Ph.D. Student Handbook (Students admitted before 2023)
The Jackson School Ph.D. Program seeks to integrate the renowned area-based capabilities of its existing graduate programs, with next-generation scholarship and practice in the field of international studies. Its objective is to create scholars combining a deep knowledge of areas and regions in the context of contemporary global themes, policy challenges, and real-world problems.
The Jackson School Ph.D. in International Studies prepares students for academic work in university and research institute settings, particularly departments, programs, and institutes in international studies, international affairs, and area-studies. It also prepares professional country and region specialists for positions in government agencies, the media, the non-profit sector, and the private sector in the United States and abroad.
An accelerated program, the Jackson School Ph.D. is designed to be completed in three to five years.
Admittance into the Ph.D. Program requires a Master’s degree (or an equivalent professional degree) from an accredited institution in the United States or abroad.
Applicants without a Master’s degree (or an equivalent professional degree) who are interested in the Ph.D. Program in particular may apply to one of the MAIS or MAAIS programs in JSIS. In the terminal year of that degree, such a student would apply for admission to the Ph.D. Program.
ADMISSION PROCEDURES & DEADLINES
Admission information on the Ph.D. Program is available at the official website. The application materials include the statement of purpose, writing sample, curriculum vitae, letters of recommendation, all undergraduate and graduate transcripts and TOEFL test scores sent directly by the Educational Testing Service. The deadline for receipt of all application materials is January 15 for the year in which admission is sought.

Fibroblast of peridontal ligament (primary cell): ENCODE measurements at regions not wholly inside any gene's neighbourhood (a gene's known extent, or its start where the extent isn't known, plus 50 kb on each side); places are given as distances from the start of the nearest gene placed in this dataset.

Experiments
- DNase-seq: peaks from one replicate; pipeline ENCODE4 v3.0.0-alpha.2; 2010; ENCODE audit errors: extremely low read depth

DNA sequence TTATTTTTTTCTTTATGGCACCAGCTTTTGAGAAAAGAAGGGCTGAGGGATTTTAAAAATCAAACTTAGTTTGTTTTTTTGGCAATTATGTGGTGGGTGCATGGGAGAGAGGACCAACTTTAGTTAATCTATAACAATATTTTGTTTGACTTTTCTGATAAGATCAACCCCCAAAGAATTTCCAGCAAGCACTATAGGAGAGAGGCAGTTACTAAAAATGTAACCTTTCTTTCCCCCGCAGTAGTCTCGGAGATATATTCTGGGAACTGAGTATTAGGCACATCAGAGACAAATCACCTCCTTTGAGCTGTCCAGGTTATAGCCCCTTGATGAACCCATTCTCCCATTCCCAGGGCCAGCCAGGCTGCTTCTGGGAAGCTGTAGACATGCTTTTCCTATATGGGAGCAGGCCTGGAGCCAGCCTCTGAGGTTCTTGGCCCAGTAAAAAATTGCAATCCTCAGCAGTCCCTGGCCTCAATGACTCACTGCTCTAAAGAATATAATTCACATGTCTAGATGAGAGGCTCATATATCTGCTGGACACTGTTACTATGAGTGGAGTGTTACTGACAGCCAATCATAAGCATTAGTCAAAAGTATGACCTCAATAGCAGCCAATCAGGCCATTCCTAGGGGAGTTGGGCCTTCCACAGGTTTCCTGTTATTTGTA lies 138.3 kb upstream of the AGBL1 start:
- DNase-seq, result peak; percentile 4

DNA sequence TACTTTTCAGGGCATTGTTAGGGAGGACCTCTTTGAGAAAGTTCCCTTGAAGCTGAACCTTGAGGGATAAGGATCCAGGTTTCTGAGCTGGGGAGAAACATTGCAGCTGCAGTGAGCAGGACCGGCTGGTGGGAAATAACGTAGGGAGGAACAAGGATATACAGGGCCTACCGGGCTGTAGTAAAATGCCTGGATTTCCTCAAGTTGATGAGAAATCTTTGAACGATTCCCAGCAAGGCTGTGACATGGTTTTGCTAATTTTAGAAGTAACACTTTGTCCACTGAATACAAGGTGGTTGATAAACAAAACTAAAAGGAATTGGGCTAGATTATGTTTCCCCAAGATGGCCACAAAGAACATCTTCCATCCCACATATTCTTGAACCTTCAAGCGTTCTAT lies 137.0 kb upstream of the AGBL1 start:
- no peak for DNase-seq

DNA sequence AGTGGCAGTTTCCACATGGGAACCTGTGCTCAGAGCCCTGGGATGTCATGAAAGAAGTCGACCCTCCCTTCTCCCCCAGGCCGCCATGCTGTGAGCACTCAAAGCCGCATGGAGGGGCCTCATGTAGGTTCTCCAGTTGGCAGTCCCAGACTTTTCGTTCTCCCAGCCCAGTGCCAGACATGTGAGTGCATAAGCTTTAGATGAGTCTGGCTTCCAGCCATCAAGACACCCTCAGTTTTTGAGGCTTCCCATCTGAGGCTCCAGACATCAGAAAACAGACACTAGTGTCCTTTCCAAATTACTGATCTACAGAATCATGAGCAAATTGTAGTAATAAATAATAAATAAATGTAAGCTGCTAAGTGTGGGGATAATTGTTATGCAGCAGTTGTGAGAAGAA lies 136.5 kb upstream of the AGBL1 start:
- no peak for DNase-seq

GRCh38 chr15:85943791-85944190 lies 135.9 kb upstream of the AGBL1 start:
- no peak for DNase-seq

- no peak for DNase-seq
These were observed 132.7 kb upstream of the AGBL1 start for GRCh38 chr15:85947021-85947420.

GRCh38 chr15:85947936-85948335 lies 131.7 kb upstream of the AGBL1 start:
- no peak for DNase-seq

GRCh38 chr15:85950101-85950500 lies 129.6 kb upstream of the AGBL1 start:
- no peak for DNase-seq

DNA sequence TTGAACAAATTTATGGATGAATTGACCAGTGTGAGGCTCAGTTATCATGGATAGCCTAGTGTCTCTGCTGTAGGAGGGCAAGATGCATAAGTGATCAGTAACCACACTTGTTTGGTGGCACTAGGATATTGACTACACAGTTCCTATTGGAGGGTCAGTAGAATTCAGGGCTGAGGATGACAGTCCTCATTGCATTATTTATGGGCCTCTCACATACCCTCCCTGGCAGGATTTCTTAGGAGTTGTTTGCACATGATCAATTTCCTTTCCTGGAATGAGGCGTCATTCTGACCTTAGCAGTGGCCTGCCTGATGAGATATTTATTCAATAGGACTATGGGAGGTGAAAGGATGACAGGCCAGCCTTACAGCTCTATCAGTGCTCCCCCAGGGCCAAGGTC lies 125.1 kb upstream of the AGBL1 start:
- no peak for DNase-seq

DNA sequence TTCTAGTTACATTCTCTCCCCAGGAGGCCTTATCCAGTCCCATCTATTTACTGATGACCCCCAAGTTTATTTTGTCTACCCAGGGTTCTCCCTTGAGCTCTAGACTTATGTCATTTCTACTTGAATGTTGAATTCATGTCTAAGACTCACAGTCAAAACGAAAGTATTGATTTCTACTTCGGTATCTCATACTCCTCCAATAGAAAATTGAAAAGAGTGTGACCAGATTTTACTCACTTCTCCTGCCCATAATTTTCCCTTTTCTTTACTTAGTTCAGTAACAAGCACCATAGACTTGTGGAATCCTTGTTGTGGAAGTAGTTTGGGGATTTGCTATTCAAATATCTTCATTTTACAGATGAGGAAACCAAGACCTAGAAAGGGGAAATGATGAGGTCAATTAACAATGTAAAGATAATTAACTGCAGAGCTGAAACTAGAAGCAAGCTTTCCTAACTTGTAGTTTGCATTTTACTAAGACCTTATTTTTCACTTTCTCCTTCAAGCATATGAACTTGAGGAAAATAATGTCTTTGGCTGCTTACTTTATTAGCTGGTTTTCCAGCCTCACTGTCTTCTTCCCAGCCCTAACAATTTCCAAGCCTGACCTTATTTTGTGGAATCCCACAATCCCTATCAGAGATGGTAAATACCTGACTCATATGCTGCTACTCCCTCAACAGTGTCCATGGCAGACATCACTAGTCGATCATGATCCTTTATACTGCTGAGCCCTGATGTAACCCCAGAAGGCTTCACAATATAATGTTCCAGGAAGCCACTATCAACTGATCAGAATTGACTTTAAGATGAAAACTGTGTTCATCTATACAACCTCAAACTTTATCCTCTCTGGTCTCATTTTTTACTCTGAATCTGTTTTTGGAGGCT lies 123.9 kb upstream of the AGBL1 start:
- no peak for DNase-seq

DEPARTMENTAL FUNDING POLICY
The Jackson School Ph.D. Program is designed as an accelerated program that can be completed in a three to five-year timeline. It is the Jackson School’s goal that all of its Ph.D. students are funded to the fullest possible extent during the first three years of the program. However, all departmental funding is dependent on funding allocation by the UW, which changes on a yearly basis. In some years we are able to fund fourth- and fifth-year students, and other years we can only fund up to the third year.
Jackson School funding includes fellowships, teaching assistantships, and research assistantships. Teaching and research assistantships provide tuition, living stipend, and health benefits during the nine-month academic year. Some JSIS fellowships provide support for tuition, stipend, and health benefits and others support research travel.
All students are also expected to apply for external funding, such as scholarships and fellowships, from other UW and external agencies. Awards of external funds can provide support for tuition, stipends, health benefits, and research travel, allowing the awardee to concentrate on their dissertation research without having to spend time on teaching or working on other projects. Such external funding is particularly important for those in their third, fourth, or later years in the program, who often travel to other countries for their research. JSIS faculty advisors can provide support for external funding applications and our Ph.D. students have been extremely successful in achieving external funding.